I read a story about a young Greek maiden who was elegant and beautiful beyond belief, like Helen of Troy, and was admired by all that laid eyes upon her. People would comment how graceful, refined, and proud she was, yet she was humble and showed humility to the people of the town…
A few weeks ago I was traveling out of state for business and when it was time for dinner, I found a nice quaint Greek restaurant. It was middle priced with table cloths and had the Greek trappings – paintings of Greek islands, old bouzouki hanging on the wall, fake grapevines strewn around, and classic Greek music playing overhead.
It’s the New Year and everyone makes resolutions – I’ll start dieting, I’ll be a better person, I’ll sign up for Obamacare (I didn’t say it would be easy), etc. Here are my resolutions for 2014 for the Greeks around the world.
The end of the year is almost here and it’s time to list some of my favorite sayings or terms that were “coined” in the many blogs I wrote over the past year.
Here’s an interesting question poised to me the other day. If you were having a Christmas dinner, and you could invite seven people, living or deceased, who would you invite and why? Interesting.
In 1979, my cousin George and I flew to Greece for a two week trek. I was 20 and he was 17. On the airplane flight to Greece, as we were about to land in Athens, the stewardess (they were not called “flight attendants” back then) handed out declaration cards for the passengers to fill out and give to the customs agent when we landed.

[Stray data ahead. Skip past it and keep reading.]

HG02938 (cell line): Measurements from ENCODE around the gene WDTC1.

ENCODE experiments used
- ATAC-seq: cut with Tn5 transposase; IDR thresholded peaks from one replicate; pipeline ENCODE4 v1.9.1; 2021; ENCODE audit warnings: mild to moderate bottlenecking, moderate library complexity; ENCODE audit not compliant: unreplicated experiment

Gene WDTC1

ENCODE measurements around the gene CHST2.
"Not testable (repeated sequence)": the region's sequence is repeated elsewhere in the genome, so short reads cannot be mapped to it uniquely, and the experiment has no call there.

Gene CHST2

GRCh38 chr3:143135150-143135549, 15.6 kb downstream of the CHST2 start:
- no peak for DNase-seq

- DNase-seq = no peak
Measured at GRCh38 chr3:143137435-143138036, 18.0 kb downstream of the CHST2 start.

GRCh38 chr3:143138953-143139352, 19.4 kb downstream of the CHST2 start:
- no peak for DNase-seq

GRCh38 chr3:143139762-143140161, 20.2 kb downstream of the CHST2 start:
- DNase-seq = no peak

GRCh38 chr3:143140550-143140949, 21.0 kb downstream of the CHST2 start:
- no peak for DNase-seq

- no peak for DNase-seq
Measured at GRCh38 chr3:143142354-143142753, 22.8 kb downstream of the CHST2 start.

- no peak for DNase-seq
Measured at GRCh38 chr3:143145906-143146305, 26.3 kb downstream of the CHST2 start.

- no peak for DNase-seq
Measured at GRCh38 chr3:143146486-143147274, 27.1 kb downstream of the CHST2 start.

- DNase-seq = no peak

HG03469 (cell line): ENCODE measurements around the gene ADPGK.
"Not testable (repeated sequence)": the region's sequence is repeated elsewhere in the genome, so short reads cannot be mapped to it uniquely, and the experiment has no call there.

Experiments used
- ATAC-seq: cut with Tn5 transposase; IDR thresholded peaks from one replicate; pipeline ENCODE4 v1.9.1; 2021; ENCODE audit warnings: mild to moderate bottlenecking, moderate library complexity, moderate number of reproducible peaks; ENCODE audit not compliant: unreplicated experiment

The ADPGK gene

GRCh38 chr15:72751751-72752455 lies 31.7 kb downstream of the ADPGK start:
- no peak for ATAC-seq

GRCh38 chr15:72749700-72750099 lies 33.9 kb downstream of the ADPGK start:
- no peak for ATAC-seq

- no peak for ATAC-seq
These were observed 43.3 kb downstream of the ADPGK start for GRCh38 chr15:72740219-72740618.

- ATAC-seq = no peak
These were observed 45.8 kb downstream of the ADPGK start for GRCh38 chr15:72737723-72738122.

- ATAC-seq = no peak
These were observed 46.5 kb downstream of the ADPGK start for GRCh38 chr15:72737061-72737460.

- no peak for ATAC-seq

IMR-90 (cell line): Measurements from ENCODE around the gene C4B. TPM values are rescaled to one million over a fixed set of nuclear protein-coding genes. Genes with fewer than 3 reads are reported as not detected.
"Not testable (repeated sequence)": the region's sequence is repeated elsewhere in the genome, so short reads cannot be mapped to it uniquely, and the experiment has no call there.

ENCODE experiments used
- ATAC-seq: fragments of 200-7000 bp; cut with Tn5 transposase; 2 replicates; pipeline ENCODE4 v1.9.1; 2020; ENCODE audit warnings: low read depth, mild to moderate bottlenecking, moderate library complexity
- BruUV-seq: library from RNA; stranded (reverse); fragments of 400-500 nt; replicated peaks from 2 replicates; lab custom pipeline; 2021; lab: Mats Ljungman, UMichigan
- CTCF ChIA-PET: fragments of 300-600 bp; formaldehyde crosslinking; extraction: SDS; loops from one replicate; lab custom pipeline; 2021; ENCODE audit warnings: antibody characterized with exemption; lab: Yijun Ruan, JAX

We all read, studied, and learned about the 12 Greek Olympian Gods and the rest of their dysfunctional pantheon of miscreants, mischief-makers, and scoundrels. Now don’t look shocked. When we were young we read about Zeus, Hera, Apollo, Athena, and the rest of the gods and half-gods and the stories were nice.
From the 1960s through the 1980s, I had a friend once, contrary to popular belief, that came from a very “Greek” family. You know the type – they spoke Greek all the time, cooked Greek meals, Yiayia, who was dressed in black, lived with them, they went to Greece each summer, they went to church every Sunday…
You have seen thousands of them on Facebook, websites, and plain paper just being handed around. The “You Know You’re Greek When…” sayings. For example, you know you’re Greek when you have bottles of Ouzo and Metaxa in the house right now. Or, you know you’re Greek when you have a komboloi hanging from your rear-view mirror of your car.